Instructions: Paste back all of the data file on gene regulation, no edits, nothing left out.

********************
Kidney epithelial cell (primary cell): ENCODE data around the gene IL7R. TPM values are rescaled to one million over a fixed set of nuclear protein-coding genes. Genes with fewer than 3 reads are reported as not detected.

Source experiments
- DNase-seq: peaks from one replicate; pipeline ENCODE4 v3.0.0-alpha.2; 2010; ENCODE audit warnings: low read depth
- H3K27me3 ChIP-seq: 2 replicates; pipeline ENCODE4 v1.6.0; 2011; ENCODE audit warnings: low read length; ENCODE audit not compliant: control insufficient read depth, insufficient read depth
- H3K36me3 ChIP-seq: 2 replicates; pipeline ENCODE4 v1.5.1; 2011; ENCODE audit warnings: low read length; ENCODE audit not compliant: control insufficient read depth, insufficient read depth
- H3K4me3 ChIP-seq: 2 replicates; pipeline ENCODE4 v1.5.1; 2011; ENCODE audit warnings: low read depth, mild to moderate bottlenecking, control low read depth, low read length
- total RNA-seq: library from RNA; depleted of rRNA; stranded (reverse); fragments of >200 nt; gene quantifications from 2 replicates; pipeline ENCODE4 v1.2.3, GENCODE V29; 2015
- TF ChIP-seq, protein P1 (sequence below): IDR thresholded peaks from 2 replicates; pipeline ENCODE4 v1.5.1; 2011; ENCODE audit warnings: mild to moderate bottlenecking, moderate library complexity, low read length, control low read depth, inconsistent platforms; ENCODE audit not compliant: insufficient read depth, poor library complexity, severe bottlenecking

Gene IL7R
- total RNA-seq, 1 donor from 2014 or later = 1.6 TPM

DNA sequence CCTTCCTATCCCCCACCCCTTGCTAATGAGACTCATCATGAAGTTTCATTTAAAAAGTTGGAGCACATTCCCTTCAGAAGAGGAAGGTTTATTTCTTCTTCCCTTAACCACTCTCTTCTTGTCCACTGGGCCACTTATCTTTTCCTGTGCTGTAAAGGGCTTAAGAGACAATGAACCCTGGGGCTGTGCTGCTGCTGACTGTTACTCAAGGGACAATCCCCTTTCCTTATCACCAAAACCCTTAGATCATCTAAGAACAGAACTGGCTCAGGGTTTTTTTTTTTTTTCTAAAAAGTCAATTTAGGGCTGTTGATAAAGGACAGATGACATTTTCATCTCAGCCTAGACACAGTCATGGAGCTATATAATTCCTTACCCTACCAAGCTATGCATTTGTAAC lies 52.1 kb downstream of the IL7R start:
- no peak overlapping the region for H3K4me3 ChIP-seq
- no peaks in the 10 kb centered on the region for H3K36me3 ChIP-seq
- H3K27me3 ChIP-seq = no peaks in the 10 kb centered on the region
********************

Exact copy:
Kidney epithelial cell (primary cell): ENCODE data around the gene IL7R. TPM values are rescaled to one million over a fixed set of nuclear protein-coding genes. Genes with fewer than 3 reads are reported as not detected.

Source experiments
- DNase-seq: peaks from one replicate; pipeline ENCODE4 v3.0.0-alpha.2; 2010; ENCODE audit warnings: low read depth
- H3K27me3 ChIP-seq: 2 replicates; pipeline ENCODE4 v1.6.0; 2011; ENCODE audit warnings: low read length; ENCODE audit not compliant: control insufficient read depth, insufficient read depth
- H3K36me3 ChIP-seq: 2 replicates; pipeline ENCODE4 v1.5.1; 2011; ENCODE audit warnings: low read length; ENCODE audit not compliant: control insufficient read depth, insufficient read depth
- H3K4me3 ChIP-seq: 2 replicates; pipeline ENCODE4 v1.5.1; 2011; ENCODE audit warnings: low read depth, mild to moderate bottlenecking, control low read depth, low read length
- total RNA-seq: library from RNA; depleted of rRNA; stranded (reverse); fragments of >200 nt; gene quantifications from 2 replicates; pipeline ENCODE4 v1.2.3, GENCODE V29; 2015
- TF ChIP-seq, protein P1 (sequence below): IDR thresholded peaks from 2 replicates; pipeline ENCODE4 v1.5.1; 2011; ENCODE audit warnings: mild to moderate bottlenecking, moderate library complexity, low read length, control low read depth, inconsistent platforms; ENCODE audit not compliant: insufficient read depth, poor library complexity, severe bottlenecking

Gene IL7R
- total RNA-seq, 1 donor from 2014 or later = 1.6 TPM

DNA sequence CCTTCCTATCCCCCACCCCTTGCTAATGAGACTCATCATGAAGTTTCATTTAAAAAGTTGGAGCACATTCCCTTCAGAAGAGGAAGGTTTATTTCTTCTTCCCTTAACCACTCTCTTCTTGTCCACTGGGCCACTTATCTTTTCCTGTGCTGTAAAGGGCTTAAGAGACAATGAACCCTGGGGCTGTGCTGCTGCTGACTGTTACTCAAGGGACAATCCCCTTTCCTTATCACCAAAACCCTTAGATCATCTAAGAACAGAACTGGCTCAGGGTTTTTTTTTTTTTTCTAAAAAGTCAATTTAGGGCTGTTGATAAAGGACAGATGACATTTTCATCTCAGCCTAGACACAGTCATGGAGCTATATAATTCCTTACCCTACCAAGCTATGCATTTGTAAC lies 52.1 kb downstream of the IL7R start:
- no peak overlapping the region for H3K4me3 ChIP-seq
- no peaks in the 10 kb centered on the region for H3K36me3 ChIP-seq
- H3K27me3 ChIP-seq = no peaks in the 10 kb centered on the region